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Functional Anatomy of Oral Cavity
This Sqadia video demonstrates about Salivary Secretion. Saliva is secreted in oral cavity. Oral cavity is otherwise known as buccal cavity or mouth. The oral cavity includes the lips, gingivae, retromolar trigone, teeth, hard palate, cheek mucosa, mobile tongue, and floor of the mouth. Two major functions performed by mouth are ‘Mechanical Digestion’ and ‘Mixing Food with Saliva’. The rate of saliva secretion varies from 0.1 – 4ml/min depending on the degree of stimulation. The function of saliva are reflected by its constituents. Mucins serve to lubricate the food, making it easier to swallow. Saliva dissolves compounds in food. Saliva also contains alpha-amylase, which starts the digestion of starches in the mouth, while immunoglobulin A and lysozyme are part of the immune defense system.
In humans, the saliva is secreted by three pairs of major salivary glands and some minor salivary glands. Major glands are:
- 1. Parotid glands
- 2. Submaxillary or submandibular glands
- 3. Sublingual glands.
Parotid glands are the largest of all salivary glands but secretes 25% of total saliva. These glands are situated at the side of the face just below and in front of the ear. Submaxillary Glands is the intermediate gland in size and secretes 60% of total saliva. These glands are located in submaxillary triangle, medial to mandible. Sublingual Glands are the smallest salivary glands and secretes 25% of total saliva. These are situated in the mucosa at the floor of the mouth. Minor glands lie just under mucosa. These are distributed over lips, cheeks, palate, floor of mouth & retro-molar area. Minor glands include Glands of Von Ebner, also known as serous fluid producing glands. These are located on posterior aspect of tongue. The ducts of the salivary glands allow the passage of salivary juice from the glands to the oral cavity. Salivary glands contain tube like structure for conveying secretion called duct. The ducts of the salivary glands allow the passage of salivary juice from the glands to the oral cavity. The ducts of salivary glands are Stenson Duct, Wharton Duct, and Duct of Rivinus. A number of diseases can affect salivary glands, such as Xerostomia, Sialolithiasis, Sjogren’s Syndrom, Salivary Fistula, and Mumps Virus.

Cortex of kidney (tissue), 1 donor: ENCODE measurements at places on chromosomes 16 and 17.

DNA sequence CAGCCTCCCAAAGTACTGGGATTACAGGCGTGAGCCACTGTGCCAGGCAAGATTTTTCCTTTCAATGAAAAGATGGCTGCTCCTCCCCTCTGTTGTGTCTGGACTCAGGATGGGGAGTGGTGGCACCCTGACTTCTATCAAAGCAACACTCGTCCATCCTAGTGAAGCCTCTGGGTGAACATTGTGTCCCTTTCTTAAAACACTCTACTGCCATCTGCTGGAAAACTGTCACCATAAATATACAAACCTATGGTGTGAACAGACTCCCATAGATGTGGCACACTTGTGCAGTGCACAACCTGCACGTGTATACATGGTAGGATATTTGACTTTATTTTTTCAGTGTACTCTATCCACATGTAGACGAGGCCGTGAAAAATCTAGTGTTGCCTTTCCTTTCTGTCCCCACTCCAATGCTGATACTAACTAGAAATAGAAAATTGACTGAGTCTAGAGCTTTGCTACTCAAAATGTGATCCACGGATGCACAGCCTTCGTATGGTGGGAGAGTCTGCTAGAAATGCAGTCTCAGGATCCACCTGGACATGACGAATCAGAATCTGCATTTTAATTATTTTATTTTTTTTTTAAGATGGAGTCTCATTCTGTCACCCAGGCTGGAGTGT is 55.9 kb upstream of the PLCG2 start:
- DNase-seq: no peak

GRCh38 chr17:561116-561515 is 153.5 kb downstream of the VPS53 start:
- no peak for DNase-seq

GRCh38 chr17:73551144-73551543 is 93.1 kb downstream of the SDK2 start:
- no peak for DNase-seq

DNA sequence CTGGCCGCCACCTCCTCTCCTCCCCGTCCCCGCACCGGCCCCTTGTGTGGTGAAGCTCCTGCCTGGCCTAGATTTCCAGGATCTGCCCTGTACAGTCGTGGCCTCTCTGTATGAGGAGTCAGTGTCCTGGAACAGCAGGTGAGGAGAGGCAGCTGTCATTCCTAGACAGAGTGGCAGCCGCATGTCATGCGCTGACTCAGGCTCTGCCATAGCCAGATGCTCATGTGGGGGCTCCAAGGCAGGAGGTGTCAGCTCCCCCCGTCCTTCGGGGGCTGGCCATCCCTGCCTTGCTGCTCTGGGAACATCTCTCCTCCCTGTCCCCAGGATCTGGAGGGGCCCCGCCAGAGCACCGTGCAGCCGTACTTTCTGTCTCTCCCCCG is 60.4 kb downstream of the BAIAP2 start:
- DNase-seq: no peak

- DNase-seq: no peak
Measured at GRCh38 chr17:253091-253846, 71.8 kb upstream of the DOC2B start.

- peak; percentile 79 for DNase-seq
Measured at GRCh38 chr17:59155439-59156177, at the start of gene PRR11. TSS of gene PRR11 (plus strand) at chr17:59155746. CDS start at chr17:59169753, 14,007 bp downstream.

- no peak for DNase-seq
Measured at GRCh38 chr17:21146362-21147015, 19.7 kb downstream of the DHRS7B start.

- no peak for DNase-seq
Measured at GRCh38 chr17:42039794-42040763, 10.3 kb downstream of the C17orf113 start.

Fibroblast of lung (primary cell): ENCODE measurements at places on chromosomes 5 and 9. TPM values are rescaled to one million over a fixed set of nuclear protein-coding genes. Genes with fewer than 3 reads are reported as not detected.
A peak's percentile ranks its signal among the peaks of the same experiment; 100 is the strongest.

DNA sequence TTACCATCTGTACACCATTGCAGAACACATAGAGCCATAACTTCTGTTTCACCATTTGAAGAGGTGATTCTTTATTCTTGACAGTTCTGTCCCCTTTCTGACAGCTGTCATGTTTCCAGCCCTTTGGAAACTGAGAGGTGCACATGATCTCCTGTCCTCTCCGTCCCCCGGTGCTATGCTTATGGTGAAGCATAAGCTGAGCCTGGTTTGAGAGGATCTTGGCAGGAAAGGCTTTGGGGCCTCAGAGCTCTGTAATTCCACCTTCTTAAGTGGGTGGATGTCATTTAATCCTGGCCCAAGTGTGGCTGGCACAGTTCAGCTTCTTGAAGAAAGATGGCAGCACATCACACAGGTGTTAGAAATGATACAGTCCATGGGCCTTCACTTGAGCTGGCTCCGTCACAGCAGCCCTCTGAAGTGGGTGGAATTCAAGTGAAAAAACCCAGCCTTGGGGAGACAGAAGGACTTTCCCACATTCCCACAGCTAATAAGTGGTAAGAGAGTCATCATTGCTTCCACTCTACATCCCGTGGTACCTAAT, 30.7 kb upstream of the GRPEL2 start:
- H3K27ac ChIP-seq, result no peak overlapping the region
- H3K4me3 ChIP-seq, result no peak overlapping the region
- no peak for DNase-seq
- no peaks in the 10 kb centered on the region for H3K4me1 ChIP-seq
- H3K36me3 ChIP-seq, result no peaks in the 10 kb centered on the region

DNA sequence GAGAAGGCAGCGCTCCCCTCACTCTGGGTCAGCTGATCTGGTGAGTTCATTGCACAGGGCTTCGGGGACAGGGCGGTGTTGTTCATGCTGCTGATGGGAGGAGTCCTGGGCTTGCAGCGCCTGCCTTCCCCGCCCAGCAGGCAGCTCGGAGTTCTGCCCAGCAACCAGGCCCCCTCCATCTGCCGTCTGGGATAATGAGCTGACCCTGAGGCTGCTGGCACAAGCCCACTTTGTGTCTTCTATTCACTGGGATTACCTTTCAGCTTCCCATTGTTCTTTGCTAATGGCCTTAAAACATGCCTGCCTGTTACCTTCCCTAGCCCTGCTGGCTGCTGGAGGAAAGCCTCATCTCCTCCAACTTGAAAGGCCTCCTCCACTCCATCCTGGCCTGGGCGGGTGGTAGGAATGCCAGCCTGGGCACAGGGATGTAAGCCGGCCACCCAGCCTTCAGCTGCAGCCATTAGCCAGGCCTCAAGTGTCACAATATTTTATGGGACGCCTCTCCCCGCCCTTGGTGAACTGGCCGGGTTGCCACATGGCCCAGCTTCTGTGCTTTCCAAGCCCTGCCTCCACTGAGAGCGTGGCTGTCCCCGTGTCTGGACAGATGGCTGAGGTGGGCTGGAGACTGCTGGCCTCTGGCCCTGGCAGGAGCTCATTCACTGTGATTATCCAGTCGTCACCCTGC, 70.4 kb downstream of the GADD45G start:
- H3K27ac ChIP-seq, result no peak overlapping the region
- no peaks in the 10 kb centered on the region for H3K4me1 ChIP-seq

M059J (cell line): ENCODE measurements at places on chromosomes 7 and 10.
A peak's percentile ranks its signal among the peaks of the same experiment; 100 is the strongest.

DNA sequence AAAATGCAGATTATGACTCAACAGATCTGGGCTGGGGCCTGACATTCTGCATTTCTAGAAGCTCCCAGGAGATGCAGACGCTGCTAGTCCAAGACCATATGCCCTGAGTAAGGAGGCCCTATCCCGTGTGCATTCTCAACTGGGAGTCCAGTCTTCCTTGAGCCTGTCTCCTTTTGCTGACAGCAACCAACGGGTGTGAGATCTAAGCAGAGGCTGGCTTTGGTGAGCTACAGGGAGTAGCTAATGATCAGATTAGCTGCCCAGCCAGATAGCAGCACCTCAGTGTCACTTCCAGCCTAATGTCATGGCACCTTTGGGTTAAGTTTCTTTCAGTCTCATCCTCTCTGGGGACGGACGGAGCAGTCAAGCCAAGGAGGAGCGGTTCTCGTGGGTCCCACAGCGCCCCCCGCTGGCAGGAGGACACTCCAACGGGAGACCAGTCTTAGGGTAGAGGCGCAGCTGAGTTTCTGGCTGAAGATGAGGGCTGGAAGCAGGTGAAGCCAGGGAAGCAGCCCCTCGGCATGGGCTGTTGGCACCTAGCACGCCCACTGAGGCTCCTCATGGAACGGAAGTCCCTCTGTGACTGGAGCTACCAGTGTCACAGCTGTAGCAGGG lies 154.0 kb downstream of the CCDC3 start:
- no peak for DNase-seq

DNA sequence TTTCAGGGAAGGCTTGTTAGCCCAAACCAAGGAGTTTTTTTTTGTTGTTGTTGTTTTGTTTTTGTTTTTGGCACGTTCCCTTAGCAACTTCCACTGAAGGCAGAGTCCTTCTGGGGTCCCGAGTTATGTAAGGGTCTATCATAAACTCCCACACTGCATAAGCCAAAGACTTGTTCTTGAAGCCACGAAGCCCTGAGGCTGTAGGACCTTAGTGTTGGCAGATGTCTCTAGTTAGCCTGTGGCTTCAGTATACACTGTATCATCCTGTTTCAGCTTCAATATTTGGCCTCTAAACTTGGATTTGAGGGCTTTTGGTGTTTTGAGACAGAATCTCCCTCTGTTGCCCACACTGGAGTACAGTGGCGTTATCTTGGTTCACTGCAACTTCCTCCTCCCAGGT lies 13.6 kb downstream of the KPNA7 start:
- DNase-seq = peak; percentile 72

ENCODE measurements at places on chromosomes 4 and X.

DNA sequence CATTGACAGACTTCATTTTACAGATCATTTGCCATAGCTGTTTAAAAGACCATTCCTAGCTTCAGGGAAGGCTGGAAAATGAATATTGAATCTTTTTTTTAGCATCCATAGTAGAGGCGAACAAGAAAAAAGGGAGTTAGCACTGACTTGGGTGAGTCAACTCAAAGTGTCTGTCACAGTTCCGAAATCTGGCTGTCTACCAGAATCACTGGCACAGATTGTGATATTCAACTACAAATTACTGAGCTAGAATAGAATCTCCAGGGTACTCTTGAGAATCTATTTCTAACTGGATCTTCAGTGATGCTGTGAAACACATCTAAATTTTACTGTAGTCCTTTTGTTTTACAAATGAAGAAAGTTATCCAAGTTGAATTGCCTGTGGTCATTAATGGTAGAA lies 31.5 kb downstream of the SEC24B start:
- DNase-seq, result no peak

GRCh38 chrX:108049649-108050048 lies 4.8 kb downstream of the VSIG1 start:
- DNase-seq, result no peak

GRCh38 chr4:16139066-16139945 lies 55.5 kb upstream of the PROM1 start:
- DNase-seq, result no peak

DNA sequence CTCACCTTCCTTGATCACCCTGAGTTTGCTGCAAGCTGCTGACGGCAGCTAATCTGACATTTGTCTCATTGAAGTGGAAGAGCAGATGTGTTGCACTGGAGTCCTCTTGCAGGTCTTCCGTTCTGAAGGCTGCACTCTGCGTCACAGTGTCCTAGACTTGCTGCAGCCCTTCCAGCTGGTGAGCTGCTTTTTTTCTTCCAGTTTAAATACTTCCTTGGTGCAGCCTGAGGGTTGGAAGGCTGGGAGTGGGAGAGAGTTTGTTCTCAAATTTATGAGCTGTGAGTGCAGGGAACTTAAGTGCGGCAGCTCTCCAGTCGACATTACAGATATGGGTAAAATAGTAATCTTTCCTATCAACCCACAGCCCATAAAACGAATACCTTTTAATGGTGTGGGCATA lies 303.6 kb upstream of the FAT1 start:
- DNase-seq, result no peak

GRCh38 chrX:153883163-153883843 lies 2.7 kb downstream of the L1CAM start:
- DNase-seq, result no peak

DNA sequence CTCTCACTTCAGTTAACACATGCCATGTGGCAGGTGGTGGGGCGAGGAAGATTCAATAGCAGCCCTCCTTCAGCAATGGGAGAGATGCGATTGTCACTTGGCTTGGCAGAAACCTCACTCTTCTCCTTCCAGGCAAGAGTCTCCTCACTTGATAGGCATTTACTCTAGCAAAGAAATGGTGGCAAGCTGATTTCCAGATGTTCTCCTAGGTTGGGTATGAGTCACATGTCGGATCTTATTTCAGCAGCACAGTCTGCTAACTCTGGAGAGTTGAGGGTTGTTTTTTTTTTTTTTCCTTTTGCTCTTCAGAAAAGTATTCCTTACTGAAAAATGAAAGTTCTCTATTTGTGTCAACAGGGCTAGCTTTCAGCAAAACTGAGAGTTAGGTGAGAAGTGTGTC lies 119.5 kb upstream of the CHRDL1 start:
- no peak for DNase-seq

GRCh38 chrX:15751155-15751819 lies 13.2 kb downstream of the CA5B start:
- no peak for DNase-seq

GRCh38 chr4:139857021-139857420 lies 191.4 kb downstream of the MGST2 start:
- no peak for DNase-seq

Composition and Functions of Saliva
Major components of saliva are mucus, amylase, lingual lipase, electrolyte solutions, proteins and enzymes. Daily secretion of saliva ranges from 800-1500ml and pH ranges between 6 and 7. Saliva is a very essential digestive juice. It has many functions.
Formation of Saliva
Salivary glands consist of clustered secreting acini end pieces attached to freely branching ductal system. Three types of ducts are present in the branched ductal system of all salivary glands: Intercalated ducts, Striated ducts, and Excretory ducts. Intercalated ducts contain low cuboidal epithelium and a narrow lumen. Striated ducts contain more columnar cells. Excretory ducts have cuboidal epithelium with stratified squamous epithelium lining the terminus. Saliva is formed in 2 steps: 1. Initial Saliva Production by Acinus, 2. Modification of Initial Saliva in Ducts. Primary Secretion Contains ptyalin, mucus and ions. It is similar to plasma in concentration of ions. In ductal Reconditioning, absorption of Na+ and Cl- takes place, and, K+ and HCO3- are secreted.
Regulation of Saliva
Salivary secretion is regulated only by nervous mechanism. Control of salivary secretion is neural only. Autonomic nervous system is involved in the regulation of salivary secretion. Salivary glands are supplied by both parasympathetic and sympathetic divisions of autonomic nervous system. Parasympathetic regulation produces a large volume of watery saliva rich in enzymes. It is because the parasympathetic fibers activate the acinar cells and dilate the blood vessels of salivary glands. Sympathetic regulation produces a large volume of watery saliva rich in enzymes. It is because, these fibers activate the acinar cells and cause vasoconstriction.